Date

2016

Document Type

Thesis

Degree

Master of Arts

Department

History

First Adviser

Smith, John K.

Other advisers/committee members

Carrell-Smith, Kimberley

Abstract

This thesis looks at class traditions of students at Lehigh University from the founding of the institution in 1865 until the early 1970s, specifically examining how and why they waxed and waned through the years. Traditions for and by students were readily embraced by the undergraduates. Examples included the Calculus Cremation, the cane rush, freshman/sophomore hazing rituals, and campus rules, such as the one dictating the wearing of a freshman hat known as a dink. In their purest form, in the hands of students, these traditions inspired class spirit and an identity as a “Lehigh man.” When administrators or faculty co-opted these traditions in order to gain control, the traditions quickly became contested within the community and faltered or failed. Traditions also withered when they ceased to inspire and motivate the student body.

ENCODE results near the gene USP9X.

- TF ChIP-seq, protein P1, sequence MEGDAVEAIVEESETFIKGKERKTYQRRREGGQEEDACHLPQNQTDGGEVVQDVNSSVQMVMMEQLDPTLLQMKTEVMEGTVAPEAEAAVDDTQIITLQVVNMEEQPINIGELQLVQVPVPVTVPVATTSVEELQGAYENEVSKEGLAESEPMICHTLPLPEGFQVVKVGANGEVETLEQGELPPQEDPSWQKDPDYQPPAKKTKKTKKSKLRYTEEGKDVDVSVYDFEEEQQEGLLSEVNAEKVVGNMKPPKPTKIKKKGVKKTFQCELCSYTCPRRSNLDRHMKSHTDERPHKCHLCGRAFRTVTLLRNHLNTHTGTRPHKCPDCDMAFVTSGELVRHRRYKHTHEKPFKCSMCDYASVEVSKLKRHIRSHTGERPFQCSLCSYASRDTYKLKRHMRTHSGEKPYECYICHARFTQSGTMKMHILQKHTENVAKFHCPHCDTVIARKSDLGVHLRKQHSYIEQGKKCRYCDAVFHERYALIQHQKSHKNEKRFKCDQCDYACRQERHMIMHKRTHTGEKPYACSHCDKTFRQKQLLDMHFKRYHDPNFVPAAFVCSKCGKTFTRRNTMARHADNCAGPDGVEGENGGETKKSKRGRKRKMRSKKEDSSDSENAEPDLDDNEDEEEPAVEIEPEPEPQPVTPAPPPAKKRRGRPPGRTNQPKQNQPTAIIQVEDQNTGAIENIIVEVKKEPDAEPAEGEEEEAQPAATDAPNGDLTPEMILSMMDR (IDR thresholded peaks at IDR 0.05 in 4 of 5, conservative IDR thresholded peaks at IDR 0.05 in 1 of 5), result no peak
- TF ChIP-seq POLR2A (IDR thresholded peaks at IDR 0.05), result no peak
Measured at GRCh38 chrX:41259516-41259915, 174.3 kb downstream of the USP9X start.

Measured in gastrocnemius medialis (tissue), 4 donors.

Included in

History Commons

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